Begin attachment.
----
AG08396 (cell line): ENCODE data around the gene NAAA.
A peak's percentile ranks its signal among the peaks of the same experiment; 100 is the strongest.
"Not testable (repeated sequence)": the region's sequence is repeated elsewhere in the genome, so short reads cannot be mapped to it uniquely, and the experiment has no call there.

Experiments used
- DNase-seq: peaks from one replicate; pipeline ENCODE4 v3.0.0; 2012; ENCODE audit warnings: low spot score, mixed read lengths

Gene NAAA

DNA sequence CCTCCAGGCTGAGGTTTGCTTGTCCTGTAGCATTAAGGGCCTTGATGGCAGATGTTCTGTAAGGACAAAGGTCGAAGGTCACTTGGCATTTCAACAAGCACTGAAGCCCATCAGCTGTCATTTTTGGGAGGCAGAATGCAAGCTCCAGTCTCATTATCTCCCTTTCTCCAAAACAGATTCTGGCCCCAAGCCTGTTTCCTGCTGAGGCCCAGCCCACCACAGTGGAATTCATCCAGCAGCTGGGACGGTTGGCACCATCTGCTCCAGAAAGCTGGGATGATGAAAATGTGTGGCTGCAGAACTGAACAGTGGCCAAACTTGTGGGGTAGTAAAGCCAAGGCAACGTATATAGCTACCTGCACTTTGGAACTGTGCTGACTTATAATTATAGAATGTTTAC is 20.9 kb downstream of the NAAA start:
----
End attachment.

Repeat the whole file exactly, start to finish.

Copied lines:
AG08396 (cell line): ENCODE data around the gene NAAA.
A peak's percentile ranks its signal among the peaks of the same experiment; 100 is the strongest.
"Not testable (repeated sequence)": the region's sequence is repeated elsewhere in the genome, so short reads cannot be mapped to it uniquely, and the experiment has no call there.

Experiments used
- DNase-seq: peaks from one replicate; pipeline ENCODE4 v3.0.0; 2012; ENCODE audit warnings: low spot score, mixed read lengths

Gene NAAA

DNA sequence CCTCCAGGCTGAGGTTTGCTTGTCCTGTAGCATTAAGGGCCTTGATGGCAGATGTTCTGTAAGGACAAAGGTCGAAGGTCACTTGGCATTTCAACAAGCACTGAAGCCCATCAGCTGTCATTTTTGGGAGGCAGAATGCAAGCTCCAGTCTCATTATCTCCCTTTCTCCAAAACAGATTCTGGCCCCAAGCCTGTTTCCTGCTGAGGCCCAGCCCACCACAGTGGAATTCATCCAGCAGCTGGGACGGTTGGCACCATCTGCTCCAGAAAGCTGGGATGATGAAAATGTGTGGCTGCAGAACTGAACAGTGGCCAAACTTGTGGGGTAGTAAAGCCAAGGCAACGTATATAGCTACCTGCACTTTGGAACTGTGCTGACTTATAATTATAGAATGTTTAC is 20.9 kb downstream of the NAAA start: